Have you ever eaten or tasted the lemang?
If you haven't, you're really missing something...
Lemang is a traditional glutinous rice food and dish of the Malays of Pahang and Malaysia, and although available year round, like the ketupat, it is always found and served during the traditional Malay festivals of Aidil Fitri and Aidil Adha.
It tastes delicious when taken with all types of rendang whether chicken, beef, or mutton. It is also normally eaten with chicken or beef floss, (called serunding ayam and serunding daging, respectively, in Malay).
In Pahang and in the east coast states of Kelantan and Terengganu, this delicacy is also usually eaten with ikan masin (salted fish).
It tastes wonderful too when eaten with ikan bakar (grilled fish), and some other thick curry dishes of fish and meat.
In Kuala Lipis, it is also eaten with sambal belimbing hitam (chillied starfruit condiment), the district’s specialty sauce.
The usual or traditional way to cook this special Malay delicacy will usually take a few hours. It involves cooking the rice in bamboo containers over an open fire.
A bamboo stem or trunk about three feet long and three inches in diameter is used as the container to cook the rice.
It is of course first cleaned of dirt and grit in the hollow core and then young banana leaves that had been cleaned are inserted and lined inside the bamboo hollow.
The glutinous rice is also first washed and soaked in water for a few hours to "soften" it. Then the wet rice is strained by the use of a colander and inserted into the bamboo container and filled to about two inches from the top of the surface opening.
Thick, creamy santan (coconut milk), added with a little salt, is then poured into the bamboo container filling it to just about an inch more than the rice -- enough to ensure that when the ingredients boil, the rice would expand and reach the brim of the bamboo container.
Usually a family will cook about about ten to fifteen bamboo containers of lemang. A kilogram of glutinous rice will need about 8 cups of thick coconut juice or milk and, taken in little mouthfuls, will probably be sufficient to cater to the demands of about 30 persons!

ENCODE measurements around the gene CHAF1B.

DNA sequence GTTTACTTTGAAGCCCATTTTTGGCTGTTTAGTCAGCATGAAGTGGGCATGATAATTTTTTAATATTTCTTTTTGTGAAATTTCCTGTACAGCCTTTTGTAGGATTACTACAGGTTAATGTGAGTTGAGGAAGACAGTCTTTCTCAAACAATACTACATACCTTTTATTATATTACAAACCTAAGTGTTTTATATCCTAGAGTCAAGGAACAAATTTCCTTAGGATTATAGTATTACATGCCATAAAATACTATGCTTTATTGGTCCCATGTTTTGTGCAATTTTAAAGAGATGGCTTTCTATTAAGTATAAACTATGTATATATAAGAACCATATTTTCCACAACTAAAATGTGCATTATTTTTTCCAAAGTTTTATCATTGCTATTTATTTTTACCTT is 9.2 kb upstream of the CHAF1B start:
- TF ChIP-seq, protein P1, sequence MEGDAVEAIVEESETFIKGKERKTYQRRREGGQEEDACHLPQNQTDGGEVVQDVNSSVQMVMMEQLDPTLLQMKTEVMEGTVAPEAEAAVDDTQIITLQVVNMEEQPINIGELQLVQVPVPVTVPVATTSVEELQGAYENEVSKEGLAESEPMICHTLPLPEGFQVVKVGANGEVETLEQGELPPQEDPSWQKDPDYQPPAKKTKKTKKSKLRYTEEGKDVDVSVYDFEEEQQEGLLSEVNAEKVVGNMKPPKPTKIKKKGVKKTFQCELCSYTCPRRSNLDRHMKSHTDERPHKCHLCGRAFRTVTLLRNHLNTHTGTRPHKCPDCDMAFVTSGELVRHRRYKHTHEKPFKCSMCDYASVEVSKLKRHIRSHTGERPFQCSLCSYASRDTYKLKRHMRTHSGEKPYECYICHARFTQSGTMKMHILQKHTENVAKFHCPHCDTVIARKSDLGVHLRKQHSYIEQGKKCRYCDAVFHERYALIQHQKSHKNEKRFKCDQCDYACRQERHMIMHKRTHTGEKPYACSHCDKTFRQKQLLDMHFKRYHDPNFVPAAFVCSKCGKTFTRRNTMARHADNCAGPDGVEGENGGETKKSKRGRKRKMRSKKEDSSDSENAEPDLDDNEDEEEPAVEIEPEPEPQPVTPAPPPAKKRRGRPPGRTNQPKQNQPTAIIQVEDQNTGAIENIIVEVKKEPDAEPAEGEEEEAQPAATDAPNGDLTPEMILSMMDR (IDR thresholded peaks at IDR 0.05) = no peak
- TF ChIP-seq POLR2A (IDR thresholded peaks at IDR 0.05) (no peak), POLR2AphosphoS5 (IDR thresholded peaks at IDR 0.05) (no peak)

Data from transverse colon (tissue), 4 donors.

Before serving, the bamboo is first cut and broken into half, and the leaf-wrapped cooked rice is removed. Then it is cut into smaller slices, usually about one inch in thickness.
Of course when eating it, we first remove the banana leaf before dipping the sticky slice of rice into the rendang. Oh yummy!
Well, the fun part of cooking this dish the traditional way is the need to ensure that the fire or charcoal burns at the right amount or temperature. The fire should be medium-strong to get the best results, i.e, lemang with not too hard a crust.
If the fire is too big or too strong, not only the bamboo container will be on fire but also the rice inside it will be burnt black!
The best is to have the fire burn slowly and moderately hot.
The bamboo containers must also be periodically (about every 15 minutes interval) re-positioned or turned around. This ensures that the rice is properly and evenly cooked all-round.
So we will have a situation where the "assistant cooks" will have to take turns to fan the flames or charcoals, and in the process their faces will sometimes be smothered or covered by smoke and soot!
And that is why lemang is usually cooked in open spaces with plenty of ventilation to prevent a severe oxygen-starved environment where one might be overwhelmed and choked in smoke! ... Aha, just joking.
But all these tedious activities are taken in fun and joy, especially when the final result, the test of the cooked glutinous rice, so to speak, is tantalizingly yummy and delicious! Out of this world, you would say?
Another, and a rather easier without-the-smoke-and-soot way to cook this dish is by immersing the already-filled bamboo containers into a vat or huge pot filled with water and boiling them until the rice is fully cooked.
However, the outcome will be a relatively soft and tender lemang, without the hard crust of the traditional method.
And so it will taste a bit differently from the traditional open-fire cooking method.
The somewhat different taste and the lack of that distinctive aroma or smell of traditionally cooked or grilled glutinous rice will perhaps be not attractive to most lovers of this traditional delicacy!
Well, that's it, a brief on lemang. Don’t forget to taste them whenever you’re in Pahang.
But please don’t take too much, as being glutinous, very filling and fatty (with coconut milk) and therefore carbohydrate and cholesterol rich, you’ll tend to feel rather sleepy and unenergetic later in the afternoon!
As always, from me...